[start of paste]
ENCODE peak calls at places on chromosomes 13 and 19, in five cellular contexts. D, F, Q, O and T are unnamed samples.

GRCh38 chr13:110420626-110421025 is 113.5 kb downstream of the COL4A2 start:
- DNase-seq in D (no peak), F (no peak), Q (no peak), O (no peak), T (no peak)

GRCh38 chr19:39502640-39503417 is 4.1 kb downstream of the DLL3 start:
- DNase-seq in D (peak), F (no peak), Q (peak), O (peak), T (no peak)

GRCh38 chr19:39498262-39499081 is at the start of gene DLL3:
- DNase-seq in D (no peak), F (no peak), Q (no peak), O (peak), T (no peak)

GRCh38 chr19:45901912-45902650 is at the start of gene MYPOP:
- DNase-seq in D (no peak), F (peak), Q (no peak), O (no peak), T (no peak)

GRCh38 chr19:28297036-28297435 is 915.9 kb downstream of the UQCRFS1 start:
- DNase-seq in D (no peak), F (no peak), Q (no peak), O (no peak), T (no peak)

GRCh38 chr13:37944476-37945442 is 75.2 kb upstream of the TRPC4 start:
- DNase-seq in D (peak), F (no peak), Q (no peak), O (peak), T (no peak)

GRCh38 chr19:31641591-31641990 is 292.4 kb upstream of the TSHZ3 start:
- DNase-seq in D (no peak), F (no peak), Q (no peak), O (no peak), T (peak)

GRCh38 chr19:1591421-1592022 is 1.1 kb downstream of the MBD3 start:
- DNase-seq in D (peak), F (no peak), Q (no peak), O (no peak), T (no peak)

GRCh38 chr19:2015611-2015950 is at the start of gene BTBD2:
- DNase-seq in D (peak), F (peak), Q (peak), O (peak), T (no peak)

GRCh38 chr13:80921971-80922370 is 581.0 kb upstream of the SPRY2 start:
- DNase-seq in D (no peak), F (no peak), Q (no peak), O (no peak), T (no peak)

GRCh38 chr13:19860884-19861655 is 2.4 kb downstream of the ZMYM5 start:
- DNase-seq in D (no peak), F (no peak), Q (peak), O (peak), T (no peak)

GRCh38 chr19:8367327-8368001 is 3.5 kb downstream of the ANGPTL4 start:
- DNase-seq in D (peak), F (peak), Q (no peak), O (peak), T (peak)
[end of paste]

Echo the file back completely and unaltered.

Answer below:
ENCODE peak calls at places on chromosomes 13 and 19, in five cellular contexts. D, F, Q, O and T are unnamed samples.

GRCh38 chr13:110420626-110421025 is 113.5 kb downstream of the COL4A2 start:
- DNase-seq in D (no peak), F (no peak), Q (no peak), O (no peak), T (no peak)

GRCh38 chr19:39502640-39503417 is 4.1 kb downstream of the DLL3 start:
- DNase-seq in D (peak), F (no peak), Q (peak), O (peak), T (no peak)

GRCh38 chr19:39498262-39499081 is at the start of gene DLL3:
- DNase-seq in D (no peak), F (no peak), Q (no peak), O (peak), T (no peak)

GRCh38 chr19:45901912-45902650 is at the start of gene MYPOP:
- DNase-seq in D (no peak), F (peak), Q (no peak), O (no peak), T (no peak)

GRCh38 chr19:28297036-28297435 is 915.9 kb downstream of the UQCRFS1 start:
- DNase-seq in D (no peak), F (no peak), Q (no peak), O (no peak), T (no peak)

GRCh38 chr13:37944476-37945442 is 75.2 kb upstream of the TRPC4 start:
- DNase-seq in D (peak), F (no peak), Q (no peak), O (peak), T (no peak)

GRCh38 chr19:31641591-31641990 is 292.4 kb upstream of the TSHZ3 start:
- DNase-seq in D (no peak), F (no peak), Q (no peak), O (no peak), T (peak)

GRCh38 chr19:1591421-1592022 is 1.1 kb downstream of the MBD3 start:
- DNase-seq in D (peak), F (no peak), Q (no peak), O (no peak), T (no peak)

GRCh38 chr19:2015611-2015950 is at the start of gene BTBD2:
- DNase-seq in D (peak), F (peak), Q (peak), O (peak), T (no peak)

GRCh38 chr13:80921971-80922370 is 581.0 kb upstream of the SPRY2 start:
- DNase-seq in D (no peak), F (no peak), Q (no peak), O (no peak), T (no peak)

GRCh38 chr13:19860884-19861655 is 2.4 kb downstream of the ZMYM5 start:
- DNase-seq in D (no peak), F (no peak), Q (peak), O (peak), T (no peak)

GRCh38 chr19:8367327-8368001 is 3.5 kb downstream of the ANGPTL4 start:
- DNase-seq in D (peak), F (peak), Q (no peak), O (peak), T (peak)